08.07.2022 Author: Konstantin Asmolov

Will Moon Jae-in be Successful in his Attempts to Reform the Public Prosecution Service?


On June 27, 2022, South Korea’s Ministry of Justice appealed to the Constitutional Court against the new laws aimed at reforming and, in time, ending the Prosecution Service’s authority to investigate crimes. The Ministry believes that these laws are unconstitutional. This is the latest round in a political struggle which reached its height at the end of April and beginning of May this year, when, in the last days of Moon Jae-in’s term of office, the Democrats managed to force the controversial reform laws which dramatically limit prosecutors’ investigatory powers, through the National Assembly (South Korea’s Parliament).

The reform was one of Moon’s campaign pledges. He began by transferring some of the Prosecution Services’ powers to the police. While it previously had the authority to investigate any offence, following this reassignment the Service was left with the power to investigate just six categories of offence – those relating to corruption, economic crimes, the acts of state officials, major disasters, defense purchases and electoral violations.

The most recent reforms went even further, removing its investigatory functions entirely – its role is now limited to conducting prosecutions in court. The changes were an attempt to weaken the law enforcement bodies and make it more difficult to launch partisan investigations into the activities of high-ranking state officials and leading politicians. In transferring the investigatory functions to the police, Moon was fully aware that the police lack the necessary skilled specialists and are almost entirely free from political control.

On April 15 the Democratic Party of Korea (known as the Toburo Democratic Party) submitted bills on the reform of the criminal justice system and the Prosecution Service. But the bills ran into difficulties when being considered by the Parliamentary Committee on Judicial reform. Although the Committee consisted of 12 Democratic and just 6 Conservative lawmakers, this majority was insufficient to ensure the bills were passed. The Government therefore had to resort to the extraordinary measure of pressurizing an independent lawmaker, Yang Hyang-ja, into supporting the bills. However, Yang, a former Democrat, was opposed to the bills. The Democrats then used their parliamentary majority to change the makeup of the Committee by replacing the stubborn Yang with the Democrat Min Hyung-bae, who left the Party so that he could join the Committee as an Independent.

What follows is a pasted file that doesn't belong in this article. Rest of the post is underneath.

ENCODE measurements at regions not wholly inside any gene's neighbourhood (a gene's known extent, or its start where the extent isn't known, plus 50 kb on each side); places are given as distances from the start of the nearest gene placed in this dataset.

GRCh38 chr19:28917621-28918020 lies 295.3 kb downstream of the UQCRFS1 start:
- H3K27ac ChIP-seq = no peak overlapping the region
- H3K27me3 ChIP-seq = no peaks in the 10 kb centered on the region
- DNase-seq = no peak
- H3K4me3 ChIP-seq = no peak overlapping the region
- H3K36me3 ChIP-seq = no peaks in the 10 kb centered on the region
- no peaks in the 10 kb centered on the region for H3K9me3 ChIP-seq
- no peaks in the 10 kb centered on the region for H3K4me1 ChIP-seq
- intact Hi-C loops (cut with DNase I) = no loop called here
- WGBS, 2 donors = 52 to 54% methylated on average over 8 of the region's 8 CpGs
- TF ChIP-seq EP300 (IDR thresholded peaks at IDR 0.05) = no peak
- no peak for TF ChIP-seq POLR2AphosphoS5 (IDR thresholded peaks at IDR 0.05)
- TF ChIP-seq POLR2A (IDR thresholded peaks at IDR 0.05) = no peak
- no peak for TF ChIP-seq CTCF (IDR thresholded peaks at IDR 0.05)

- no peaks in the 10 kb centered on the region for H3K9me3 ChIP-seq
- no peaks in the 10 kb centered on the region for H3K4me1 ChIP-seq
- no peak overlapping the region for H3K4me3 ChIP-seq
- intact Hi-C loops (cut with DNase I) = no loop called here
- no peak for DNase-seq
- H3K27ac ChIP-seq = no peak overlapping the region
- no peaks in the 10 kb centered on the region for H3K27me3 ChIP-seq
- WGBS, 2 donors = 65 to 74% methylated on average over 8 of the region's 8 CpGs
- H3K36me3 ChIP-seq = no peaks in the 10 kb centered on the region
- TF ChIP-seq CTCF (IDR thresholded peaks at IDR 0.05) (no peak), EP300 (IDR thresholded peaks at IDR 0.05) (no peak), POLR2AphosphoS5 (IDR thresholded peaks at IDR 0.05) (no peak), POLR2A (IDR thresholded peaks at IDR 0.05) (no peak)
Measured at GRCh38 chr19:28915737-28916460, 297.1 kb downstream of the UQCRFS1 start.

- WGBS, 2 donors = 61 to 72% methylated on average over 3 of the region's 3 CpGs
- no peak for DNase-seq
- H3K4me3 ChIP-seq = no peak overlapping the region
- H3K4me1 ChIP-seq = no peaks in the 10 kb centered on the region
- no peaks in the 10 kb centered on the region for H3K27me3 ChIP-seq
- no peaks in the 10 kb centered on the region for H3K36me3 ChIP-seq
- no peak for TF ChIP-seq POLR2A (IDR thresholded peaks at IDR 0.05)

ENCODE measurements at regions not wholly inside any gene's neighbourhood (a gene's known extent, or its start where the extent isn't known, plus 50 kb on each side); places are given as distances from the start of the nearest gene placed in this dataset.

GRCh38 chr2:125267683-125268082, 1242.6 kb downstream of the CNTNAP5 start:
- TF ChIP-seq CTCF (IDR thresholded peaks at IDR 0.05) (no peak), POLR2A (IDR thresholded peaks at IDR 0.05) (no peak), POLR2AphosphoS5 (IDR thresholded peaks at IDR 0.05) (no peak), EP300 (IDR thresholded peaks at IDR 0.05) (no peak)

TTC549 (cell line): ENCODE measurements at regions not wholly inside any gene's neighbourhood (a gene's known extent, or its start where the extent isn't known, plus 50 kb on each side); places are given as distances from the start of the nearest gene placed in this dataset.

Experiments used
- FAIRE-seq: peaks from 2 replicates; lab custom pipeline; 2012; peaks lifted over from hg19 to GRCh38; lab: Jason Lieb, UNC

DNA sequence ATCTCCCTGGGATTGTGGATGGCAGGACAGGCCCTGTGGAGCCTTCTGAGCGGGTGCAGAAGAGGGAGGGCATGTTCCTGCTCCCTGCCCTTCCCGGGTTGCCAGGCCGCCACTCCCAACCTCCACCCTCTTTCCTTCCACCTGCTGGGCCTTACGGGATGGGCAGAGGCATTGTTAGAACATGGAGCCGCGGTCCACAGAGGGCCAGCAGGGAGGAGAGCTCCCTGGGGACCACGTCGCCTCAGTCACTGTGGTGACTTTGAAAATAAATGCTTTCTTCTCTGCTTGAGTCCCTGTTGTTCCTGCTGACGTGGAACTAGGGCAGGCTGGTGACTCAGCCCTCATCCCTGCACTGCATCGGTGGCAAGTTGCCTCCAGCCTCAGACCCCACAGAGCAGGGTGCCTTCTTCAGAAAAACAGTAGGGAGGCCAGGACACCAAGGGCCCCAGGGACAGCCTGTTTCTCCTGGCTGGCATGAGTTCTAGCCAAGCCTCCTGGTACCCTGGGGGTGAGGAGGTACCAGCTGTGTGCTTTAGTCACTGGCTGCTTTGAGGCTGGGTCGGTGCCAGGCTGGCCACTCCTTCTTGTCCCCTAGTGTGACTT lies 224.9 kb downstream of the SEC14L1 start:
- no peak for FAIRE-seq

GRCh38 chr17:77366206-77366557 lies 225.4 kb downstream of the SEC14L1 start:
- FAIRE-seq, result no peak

Park Byeong-seug, the Speaker, then proposed a compromise: the police would be formally split up into local (municipal) police forces and a central police force (a kind of Korean FBI, responsible for conducting criminal investigations). When that central police body is established – possibly within six months or a year – it would take over the Prosecution Service’s investigatory functions, but until that happens the latter would continue to investigate corruption and economic crimes. Moreover, prosecutors would be barred from initiating criminal proceedings in connection with a case in which they had been directly involved in investigating. In other words, upon completion of an investigation a prosecutor would have to hand the case file to a colleague, who would be responsible for the court proceedings. If the police conclude that no offence has been committed then the individual against whom an investigation was launched will be entitled to submit a complaint.

On April 22 the Democrats agreed to accept the above compromise.

On April 27, 2022 the Democrats used their majority on the National Assembly Committee on Judicial Reform to force through the draft laws despite the objections of the opposition.

And then on April 30, 2022 the National Assembly (in which the Democratic Party held a majority, with 171 of the 300 lawmakers) passed the draft laws with 172 votes in favor, 3 against and 2 abstentions. The People Power Party boycotted the vote.